Five Windows 7 Gadgets to keep you informed about your system
Although Microsoft pulled support for Desktop Gadgets, they are still a handy way of getting an on-the-fly snapshot of your system and system resources. Some would argue, if Microsoft no longer supports the system - why bother? However, for many users, having instant, up-to-date, information about a system means an efficient work environment. If you're one of those users, you'll be glad to know that Windows 7 Desktop Gadgets still work and there are plenty out there to satisfy your need for as much information as possible.
I've tracked down five such gadgets that will fill the void of information that the standard Windows desktop leaves. Just remember, these Gadgets do take up resources (though not much). As with anything on the Windows 7 desktop, you'll want to make sure you have plenty of RAM to work with. Now, let's see if any of the following Windows 7 Desktop Gadgets will offer up enough information for you.
Credit: Images by Jack Wallen for TechRepublic
Jack Wallen is an award-winning writer for TechRepublic and Linux.com. He’s an avid promoter of open source and the voice of The Android Expert. For more news about Jack Wallen, visit his website getjackd.net.
I use almost every one of the gadgets mentioned and it gives me the information that I want on what the system is doing. It is like having gauges on your car. I suppose a lot of us can remember the idiot light that was supposedly watching out for us. With the gadgets and notification area and quick launch area and Start Menu on W7, I have full control and information on everything that is going on in my computer. I am not going to W8 since none of these things are supported there. I would feel like I was cut off at the legs. CPU information and Top Processes are to of my must haves. I also have the Calender, Network Meter Clock and Temperature on the far right, and have the Wi-Fi meter of all the computers operating nearby and the gadget that tells you information on all your drives and for good measure an earth quake gadget that tells me about earth quakes around the world. If you customize your computer as much as possible, you will have a more satisfying experience. If all of a sudden you get excessive ram usage, you can tell what is doing it and if is something that you may not want, then you can likely stop it. Thank god for these gadgets, since it makes W7 more enjoyable to use. Ta a lot of people, W8 seems like the skunk at the picnic, so we are content to stay on the version we are on. If you buy any new computer, get an i 7 processor and 8 gig of ram and if possible W7, and you will have a computer that will be a pleasure to use many years into the future. Also if you have ever had a BSOD, get Blue View which allows you to see what caused it. A lot of times, it is much more harmless than the Window would like to make you think.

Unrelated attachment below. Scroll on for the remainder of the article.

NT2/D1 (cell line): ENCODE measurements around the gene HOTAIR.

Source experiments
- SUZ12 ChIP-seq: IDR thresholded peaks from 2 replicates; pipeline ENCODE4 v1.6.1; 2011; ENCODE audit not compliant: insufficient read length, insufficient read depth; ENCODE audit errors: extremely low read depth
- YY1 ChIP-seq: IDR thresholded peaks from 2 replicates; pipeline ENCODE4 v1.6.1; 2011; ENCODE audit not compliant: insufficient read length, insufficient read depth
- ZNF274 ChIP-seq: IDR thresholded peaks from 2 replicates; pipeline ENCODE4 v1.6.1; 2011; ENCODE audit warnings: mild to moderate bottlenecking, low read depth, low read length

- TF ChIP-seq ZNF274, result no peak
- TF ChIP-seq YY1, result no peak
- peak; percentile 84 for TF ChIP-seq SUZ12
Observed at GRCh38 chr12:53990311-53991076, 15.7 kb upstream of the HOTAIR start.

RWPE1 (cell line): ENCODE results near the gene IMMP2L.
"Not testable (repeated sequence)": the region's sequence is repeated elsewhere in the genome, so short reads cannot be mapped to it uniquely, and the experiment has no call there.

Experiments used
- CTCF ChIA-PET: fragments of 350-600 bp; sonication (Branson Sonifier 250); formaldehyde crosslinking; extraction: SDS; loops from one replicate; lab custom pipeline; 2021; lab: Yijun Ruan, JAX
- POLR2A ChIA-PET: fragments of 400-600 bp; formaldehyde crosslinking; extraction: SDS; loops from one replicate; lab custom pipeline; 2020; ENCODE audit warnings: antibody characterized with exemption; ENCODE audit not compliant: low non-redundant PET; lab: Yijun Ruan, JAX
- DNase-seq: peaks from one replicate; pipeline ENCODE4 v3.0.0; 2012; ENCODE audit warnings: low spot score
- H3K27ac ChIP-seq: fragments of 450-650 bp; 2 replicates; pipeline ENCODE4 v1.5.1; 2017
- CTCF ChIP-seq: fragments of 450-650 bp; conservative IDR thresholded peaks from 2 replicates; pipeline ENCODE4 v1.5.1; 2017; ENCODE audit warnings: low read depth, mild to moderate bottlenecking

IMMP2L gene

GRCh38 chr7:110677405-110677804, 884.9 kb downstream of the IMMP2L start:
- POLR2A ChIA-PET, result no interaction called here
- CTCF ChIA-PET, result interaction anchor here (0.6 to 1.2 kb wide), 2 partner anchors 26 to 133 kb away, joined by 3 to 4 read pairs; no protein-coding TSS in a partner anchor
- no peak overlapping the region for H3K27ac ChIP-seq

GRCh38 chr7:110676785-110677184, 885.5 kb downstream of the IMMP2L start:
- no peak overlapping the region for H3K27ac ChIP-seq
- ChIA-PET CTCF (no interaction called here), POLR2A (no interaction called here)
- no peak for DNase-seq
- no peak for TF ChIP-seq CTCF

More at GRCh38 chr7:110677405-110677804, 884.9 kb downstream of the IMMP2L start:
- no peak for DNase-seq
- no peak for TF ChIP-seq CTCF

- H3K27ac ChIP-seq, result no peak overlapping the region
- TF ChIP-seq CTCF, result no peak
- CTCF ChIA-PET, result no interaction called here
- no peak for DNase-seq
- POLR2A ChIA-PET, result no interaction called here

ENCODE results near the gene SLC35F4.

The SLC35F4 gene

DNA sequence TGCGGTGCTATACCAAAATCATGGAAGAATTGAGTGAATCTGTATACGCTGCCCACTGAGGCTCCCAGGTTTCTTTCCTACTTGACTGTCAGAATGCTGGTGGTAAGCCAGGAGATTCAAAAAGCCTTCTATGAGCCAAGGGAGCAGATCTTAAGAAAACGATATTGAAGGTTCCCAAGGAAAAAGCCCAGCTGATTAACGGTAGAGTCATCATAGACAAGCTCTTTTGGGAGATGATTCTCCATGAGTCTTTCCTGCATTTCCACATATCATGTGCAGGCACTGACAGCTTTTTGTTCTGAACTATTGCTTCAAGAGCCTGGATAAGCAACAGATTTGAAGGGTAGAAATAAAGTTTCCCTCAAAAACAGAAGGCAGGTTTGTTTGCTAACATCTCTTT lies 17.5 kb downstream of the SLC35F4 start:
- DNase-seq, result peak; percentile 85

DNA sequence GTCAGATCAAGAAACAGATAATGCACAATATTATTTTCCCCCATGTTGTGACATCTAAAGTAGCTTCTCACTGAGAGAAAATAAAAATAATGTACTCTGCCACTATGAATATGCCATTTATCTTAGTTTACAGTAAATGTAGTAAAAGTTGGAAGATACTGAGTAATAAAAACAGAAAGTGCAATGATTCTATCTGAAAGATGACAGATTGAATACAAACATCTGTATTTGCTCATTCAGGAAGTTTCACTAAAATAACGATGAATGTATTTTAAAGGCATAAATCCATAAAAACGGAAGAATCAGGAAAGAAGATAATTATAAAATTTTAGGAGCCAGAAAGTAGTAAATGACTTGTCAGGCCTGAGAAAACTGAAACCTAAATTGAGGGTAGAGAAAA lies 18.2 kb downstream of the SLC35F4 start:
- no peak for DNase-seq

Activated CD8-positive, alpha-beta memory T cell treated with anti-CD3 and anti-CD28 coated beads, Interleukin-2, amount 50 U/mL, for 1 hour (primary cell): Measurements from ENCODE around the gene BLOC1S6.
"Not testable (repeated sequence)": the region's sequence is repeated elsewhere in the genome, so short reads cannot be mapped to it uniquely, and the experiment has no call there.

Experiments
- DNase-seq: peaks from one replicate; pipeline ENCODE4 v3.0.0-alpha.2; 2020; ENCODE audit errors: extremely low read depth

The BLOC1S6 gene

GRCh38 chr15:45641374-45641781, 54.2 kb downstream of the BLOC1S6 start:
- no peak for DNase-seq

I use both Drives Meter and Network Meter, and they are even more useful than the article indicates. Contrary to what Microsoft says, these Gadgets help make my system more secure by allowing near-real-time monitoring of activity. The historigraphs can be customized so as to have fixed ranges as well as to auto-range.
Nearly forgot - Mike Batt's Desktop Ticker widget, across the top of the desktop, for continuous RSS feed summaries. Not strictly a gadget, but still indispensable.
Your choice of gadgets is pretty much the same as mine, but you've left out an important one: Top Process Monitor, which lets you know which processes are maxing out your CPU as indicated by your Core Temp gadget. Also I have Brandon Paddock's Windows Search Indexer Status Gadget, which shows you how far indexing has got and lets you speed it up if necessary. I also have Networx' network widget as well as Network Meter, and AddGadgets do a nice little digital clock that gives you a beep every hour and tells you how long it is to New Year.
I'm using Windows 8 Pro, so my gadgets come courtesy of 8GadgetPack. I don't buy Microsoft's reason for discontinuing them on security grounds; they are no more or less insecure than any other program you install, and just as easily covered by antimalware software. The real reason is that Microsoft didn't want any distractions from the wonderful new Metro/Modern interface, or from their policy of keeping out as many of the useful, interesting, and visually attractive bits of Windows 7 from the new OS as possible.
By the way, I tried Bodhi Linux the other day, for all of about an hour. Terrible interface and lousy fonts, and no capabilities to compensate. Waste of a DVD. Linux Mint Mate is the only one I have any patience with. Sorry about that.
Also consider Balarc Adviser and CPUID. Both of these are free downloads and provide a lot of detail about your system.
Errrr. I hope you know that Microsoft stopped supporting gadgets because of a vulnerability that won't be fixed.
"I don't buy Microsoft's reason for discontinuing them on security grounds; they are no more or less insecure than any other program you install, and just as easily covered by antimalware software. The real reason is that Microsoft didn't want any distractions from the wonderful new Metro/Modern interface, or from their policy of keeping out as many of the useful, interesting, and visually attractive bits of Windows 7 from the new OS as possible."
IMO, Apps are inherently insecure, as they interact with each other and can send that data to the Internet.
"Linux Mint Mate is the only one I have any patience with."
Linux Mint MATE is nice.
@LouDamelin1 I also use Belarc Advisor. All the information in one HTML file, really useful.